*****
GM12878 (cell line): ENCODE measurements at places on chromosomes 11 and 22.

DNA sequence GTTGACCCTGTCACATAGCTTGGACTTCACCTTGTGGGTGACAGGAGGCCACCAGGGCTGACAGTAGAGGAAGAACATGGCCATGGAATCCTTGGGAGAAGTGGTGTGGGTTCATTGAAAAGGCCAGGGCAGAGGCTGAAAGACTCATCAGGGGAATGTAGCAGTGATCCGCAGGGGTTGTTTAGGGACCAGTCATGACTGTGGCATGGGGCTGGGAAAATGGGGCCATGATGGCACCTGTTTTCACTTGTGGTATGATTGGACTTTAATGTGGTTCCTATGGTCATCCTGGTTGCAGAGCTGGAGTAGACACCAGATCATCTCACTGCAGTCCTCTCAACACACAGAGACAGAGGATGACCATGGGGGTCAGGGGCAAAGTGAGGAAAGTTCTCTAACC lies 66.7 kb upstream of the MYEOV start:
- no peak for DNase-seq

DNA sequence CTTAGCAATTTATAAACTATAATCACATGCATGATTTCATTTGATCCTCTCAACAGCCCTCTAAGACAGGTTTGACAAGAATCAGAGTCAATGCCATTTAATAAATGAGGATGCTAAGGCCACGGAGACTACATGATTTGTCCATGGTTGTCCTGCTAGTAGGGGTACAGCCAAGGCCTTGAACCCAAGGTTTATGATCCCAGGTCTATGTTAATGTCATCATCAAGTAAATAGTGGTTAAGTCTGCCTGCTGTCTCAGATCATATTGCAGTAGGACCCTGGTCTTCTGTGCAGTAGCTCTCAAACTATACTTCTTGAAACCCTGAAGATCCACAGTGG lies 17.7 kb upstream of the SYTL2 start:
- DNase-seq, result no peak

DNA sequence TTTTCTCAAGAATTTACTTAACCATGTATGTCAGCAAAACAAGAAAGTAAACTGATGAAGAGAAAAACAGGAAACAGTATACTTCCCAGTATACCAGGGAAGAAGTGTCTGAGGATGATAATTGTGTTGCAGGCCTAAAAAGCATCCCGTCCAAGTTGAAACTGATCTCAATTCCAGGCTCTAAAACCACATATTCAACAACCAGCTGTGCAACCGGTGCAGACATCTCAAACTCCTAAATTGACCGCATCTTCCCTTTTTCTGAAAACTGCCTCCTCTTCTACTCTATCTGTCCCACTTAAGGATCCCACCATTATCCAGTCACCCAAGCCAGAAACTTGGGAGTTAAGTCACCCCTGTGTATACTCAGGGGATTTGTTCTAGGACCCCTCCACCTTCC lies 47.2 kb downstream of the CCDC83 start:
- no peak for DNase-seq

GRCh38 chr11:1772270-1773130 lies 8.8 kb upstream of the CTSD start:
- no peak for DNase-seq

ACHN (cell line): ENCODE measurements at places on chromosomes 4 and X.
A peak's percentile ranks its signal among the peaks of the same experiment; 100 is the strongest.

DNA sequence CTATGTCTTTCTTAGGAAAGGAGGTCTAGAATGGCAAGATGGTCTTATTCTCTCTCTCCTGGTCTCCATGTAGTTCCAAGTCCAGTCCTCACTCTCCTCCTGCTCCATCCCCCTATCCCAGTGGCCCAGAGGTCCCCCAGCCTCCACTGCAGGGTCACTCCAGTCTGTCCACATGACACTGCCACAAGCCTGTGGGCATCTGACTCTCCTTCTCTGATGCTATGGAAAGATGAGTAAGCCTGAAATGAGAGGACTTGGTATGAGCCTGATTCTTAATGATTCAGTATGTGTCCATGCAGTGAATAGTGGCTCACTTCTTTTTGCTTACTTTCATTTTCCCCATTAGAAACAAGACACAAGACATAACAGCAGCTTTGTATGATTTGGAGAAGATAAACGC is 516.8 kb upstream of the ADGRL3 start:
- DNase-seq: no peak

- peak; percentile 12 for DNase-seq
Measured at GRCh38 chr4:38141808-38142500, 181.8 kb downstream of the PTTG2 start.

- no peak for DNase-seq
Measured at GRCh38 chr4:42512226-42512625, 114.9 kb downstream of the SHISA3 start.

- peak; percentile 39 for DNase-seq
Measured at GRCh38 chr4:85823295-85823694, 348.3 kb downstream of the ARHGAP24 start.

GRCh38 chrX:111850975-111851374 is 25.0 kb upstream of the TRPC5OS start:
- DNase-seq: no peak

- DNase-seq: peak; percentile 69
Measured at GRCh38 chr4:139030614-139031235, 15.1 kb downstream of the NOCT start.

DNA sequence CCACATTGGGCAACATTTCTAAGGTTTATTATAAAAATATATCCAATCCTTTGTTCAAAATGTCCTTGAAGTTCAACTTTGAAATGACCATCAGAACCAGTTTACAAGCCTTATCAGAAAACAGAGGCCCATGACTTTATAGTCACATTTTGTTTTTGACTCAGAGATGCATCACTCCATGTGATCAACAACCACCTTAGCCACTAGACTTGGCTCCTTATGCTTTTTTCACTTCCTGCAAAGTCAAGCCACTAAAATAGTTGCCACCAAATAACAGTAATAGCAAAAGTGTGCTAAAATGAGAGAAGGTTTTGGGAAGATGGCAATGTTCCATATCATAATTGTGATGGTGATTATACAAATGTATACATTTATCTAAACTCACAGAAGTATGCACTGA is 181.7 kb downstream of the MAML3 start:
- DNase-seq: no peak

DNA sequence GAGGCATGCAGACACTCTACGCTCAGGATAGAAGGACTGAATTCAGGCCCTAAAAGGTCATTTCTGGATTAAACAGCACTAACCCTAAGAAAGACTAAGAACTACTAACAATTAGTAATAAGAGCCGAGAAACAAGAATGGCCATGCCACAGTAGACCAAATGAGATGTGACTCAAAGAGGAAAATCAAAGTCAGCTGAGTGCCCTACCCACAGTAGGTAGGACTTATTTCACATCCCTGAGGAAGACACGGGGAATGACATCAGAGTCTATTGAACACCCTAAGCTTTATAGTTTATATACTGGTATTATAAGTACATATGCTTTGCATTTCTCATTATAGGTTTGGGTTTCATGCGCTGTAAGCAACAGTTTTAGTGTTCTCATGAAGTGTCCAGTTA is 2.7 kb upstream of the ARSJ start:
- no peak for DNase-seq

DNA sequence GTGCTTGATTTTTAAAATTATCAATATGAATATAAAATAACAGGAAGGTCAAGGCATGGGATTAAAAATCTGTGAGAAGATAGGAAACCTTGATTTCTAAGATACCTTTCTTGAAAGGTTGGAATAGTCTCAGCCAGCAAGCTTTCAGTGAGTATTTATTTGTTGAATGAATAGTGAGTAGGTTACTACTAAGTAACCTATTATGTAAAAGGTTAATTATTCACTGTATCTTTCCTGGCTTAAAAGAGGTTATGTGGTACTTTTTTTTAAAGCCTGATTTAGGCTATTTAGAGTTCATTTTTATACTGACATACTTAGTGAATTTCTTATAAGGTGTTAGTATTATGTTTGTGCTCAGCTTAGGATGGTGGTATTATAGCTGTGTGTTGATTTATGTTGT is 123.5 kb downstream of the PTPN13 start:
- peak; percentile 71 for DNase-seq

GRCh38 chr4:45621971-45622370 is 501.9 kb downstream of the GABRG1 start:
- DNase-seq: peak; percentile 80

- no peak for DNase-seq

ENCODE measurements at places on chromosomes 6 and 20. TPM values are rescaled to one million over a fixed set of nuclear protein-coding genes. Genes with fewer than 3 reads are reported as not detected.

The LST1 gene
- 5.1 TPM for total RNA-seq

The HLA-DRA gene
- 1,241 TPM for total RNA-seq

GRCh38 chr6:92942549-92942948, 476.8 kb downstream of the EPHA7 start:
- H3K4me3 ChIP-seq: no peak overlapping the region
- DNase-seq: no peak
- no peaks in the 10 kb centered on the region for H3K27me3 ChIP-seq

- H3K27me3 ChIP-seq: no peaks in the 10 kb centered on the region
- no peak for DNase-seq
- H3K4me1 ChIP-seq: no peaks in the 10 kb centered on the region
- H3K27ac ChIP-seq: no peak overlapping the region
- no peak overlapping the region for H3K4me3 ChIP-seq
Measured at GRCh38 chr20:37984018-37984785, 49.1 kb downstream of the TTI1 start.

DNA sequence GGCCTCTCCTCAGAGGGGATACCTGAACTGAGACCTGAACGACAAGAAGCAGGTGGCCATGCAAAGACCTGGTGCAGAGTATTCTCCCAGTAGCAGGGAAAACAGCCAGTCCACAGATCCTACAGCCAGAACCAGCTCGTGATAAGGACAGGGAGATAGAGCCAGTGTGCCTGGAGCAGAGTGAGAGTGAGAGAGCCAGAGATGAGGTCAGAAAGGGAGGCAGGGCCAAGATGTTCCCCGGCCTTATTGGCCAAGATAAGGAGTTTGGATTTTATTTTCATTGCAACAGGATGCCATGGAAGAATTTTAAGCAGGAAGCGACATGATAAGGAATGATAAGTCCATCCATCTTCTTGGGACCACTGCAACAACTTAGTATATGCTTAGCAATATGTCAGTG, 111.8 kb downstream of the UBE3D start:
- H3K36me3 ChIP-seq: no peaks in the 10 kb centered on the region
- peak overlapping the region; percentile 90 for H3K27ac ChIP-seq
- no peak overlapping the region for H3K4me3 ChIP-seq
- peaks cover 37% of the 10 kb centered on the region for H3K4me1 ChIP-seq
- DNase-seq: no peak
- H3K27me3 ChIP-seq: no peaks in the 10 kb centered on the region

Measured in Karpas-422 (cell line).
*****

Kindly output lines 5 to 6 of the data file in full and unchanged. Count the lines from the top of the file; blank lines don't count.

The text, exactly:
- DNase-seq, result no peak

DNA sequence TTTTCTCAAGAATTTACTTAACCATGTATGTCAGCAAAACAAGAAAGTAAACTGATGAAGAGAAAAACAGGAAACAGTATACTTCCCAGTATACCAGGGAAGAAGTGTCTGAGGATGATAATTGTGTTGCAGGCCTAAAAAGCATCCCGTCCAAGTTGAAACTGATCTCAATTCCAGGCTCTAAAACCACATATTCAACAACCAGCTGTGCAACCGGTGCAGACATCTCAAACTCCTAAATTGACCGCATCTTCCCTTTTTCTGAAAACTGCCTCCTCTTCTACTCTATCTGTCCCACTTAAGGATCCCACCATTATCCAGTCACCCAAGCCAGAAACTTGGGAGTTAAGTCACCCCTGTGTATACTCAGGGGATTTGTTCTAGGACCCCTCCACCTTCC lies 47.2 kb downstream of the CCDC83 start: